Traffic noise is a big issue for anyone living next to a busy road. But, it turns out that living close to a busy route could not just be a nuisance, but also harmful to health. A major new piece of research has found that living next to a busy road could increase the risk of Alzheimer’s by 12 per cent.
A study looked at 6.6 million people, finding that one in 10 cases of the condition among those who lived close to busy routes could be down to air and noise pollution. Hong Chen, the scientist who led the research at Public Health Ontario, said that people were increasingly living close to heavy traffic because of population growth and urbanisation.
He said that even a modest impact from traffic exposure could result in a large public health burden. The new study follows an increasing body of research which has linked air pollution and traffic noise to a reduction in density of white matter and lower cognition. Research has also suggested that nano particles from pollutants could find their way into brain tissue.
The latest piece of research, which has been publishing in the respected The Lancet journal, revealed that people living near heavy traffic were up to 12 per cent more likely to suffer from dementia.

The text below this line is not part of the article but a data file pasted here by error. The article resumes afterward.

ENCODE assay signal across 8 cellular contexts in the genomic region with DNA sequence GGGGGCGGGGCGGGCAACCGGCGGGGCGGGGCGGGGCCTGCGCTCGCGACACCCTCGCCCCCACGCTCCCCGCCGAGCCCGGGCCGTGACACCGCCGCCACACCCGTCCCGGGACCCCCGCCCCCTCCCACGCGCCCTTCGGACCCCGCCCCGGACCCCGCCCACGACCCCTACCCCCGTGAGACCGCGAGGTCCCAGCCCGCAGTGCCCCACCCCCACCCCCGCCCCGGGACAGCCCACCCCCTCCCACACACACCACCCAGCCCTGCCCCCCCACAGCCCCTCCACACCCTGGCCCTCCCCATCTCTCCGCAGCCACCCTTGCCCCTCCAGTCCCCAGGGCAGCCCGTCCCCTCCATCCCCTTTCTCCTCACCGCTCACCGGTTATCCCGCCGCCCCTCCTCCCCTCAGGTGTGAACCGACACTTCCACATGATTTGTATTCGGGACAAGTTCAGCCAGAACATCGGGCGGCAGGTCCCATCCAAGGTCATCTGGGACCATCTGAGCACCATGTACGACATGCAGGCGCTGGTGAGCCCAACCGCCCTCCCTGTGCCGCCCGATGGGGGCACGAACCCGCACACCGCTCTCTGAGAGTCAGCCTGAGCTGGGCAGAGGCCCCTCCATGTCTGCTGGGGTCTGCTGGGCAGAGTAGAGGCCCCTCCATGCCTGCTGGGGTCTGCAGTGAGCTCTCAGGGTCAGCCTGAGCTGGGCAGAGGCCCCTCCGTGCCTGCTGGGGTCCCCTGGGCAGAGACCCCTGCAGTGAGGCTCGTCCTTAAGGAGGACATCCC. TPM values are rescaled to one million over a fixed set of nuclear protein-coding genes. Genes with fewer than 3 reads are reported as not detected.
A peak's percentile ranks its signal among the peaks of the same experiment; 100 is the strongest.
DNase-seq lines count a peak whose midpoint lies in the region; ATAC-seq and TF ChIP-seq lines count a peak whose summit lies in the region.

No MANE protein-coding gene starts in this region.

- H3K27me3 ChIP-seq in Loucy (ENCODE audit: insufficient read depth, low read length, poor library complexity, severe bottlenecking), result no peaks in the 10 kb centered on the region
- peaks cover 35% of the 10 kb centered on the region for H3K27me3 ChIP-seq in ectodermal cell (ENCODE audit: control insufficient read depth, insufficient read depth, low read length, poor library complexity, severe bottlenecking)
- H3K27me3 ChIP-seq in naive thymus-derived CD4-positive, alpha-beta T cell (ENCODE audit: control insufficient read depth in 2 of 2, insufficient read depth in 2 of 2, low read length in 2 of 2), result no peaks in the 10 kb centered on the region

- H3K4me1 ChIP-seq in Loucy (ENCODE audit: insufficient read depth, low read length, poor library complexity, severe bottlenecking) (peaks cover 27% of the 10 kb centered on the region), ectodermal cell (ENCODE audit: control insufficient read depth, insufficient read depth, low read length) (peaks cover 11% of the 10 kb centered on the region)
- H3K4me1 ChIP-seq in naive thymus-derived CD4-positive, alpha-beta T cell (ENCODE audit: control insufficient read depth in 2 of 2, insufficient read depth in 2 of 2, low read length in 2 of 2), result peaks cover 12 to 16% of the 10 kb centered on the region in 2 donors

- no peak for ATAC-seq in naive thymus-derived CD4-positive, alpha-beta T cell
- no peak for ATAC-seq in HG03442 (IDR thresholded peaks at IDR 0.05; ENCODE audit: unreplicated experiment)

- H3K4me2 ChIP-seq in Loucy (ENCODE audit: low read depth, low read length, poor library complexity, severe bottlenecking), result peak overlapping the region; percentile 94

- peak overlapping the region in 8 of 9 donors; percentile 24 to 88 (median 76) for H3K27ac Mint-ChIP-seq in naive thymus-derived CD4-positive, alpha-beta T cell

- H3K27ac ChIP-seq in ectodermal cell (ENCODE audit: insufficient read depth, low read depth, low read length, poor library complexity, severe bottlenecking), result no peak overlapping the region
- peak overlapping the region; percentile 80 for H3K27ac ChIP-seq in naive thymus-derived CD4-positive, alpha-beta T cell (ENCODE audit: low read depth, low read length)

Old age psychiatry professor Rob Howard said that it was not clear about whether the small increase in the risk of dementia was driven by indirect effects or direct influences. However, either way, he said it was yet another reason to clean up the air in British cities.
Those who lived near a major artery and who did not move house for the duration of the decade-long study were most at risk. However, other experts have said that people living next to busy main roads should not be too concerned by the new research.